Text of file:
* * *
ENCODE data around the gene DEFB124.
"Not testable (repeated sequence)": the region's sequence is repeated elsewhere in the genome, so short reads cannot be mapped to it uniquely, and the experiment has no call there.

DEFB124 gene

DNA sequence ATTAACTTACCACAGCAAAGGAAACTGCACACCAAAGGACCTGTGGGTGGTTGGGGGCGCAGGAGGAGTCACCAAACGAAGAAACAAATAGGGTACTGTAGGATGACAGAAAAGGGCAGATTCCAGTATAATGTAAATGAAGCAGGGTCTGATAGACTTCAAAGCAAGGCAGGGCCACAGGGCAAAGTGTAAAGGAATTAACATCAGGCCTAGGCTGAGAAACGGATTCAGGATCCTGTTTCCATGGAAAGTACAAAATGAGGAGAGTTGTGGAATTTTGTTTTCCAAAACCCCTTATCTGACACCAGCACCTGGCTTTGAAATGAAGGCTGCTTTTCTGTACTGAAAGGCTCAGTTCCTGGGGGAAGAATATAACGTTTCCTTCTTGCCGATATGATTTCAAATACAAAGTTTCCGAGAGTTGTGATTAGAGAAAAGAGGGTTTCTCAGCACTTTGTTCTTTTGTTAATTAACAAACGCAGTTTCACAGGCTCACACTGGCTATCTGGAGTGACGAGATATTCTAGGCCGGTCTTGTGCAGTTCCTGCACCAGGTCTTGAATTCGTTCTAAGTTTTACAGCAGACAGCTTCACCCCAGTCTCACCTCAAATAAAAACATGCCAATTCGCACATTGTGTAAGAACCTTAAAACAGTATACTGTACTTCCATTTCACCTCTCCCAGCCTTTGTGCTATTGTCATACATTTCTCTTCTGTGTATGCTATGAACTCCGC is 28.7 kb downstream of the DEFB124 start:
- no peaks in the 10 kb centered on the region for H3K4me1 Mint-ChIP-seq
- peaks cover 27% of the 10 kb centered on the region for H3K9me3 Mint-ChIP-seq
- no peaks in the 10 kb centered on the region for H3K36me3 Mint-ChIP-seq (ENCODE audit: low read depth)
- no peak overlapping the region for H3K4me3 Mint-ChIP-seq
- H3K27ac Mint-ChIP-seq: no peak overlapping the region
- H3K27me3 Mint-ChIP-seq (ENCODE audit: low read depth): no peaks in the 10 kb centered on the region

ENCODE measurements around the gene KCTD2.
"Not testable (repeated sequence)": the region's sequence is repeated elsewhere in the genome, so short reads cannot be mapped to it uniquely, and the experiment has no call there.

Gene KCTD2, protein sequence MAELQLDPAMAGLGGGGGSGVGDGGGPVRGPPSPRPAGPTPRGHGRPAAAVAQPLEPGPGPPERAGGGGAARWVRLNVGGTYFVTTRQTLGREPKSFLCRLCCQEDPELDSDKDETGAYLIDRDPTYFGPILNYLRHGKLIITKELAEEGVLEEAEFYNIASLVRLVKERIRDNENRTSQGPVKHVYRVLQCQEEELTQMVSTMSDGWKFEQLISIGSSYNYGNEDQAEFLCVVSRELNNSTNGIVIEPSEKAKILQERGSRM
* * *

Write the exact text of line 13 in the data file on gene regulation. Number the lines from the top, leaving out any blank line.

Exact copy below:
Gene KCTD2, protein sequence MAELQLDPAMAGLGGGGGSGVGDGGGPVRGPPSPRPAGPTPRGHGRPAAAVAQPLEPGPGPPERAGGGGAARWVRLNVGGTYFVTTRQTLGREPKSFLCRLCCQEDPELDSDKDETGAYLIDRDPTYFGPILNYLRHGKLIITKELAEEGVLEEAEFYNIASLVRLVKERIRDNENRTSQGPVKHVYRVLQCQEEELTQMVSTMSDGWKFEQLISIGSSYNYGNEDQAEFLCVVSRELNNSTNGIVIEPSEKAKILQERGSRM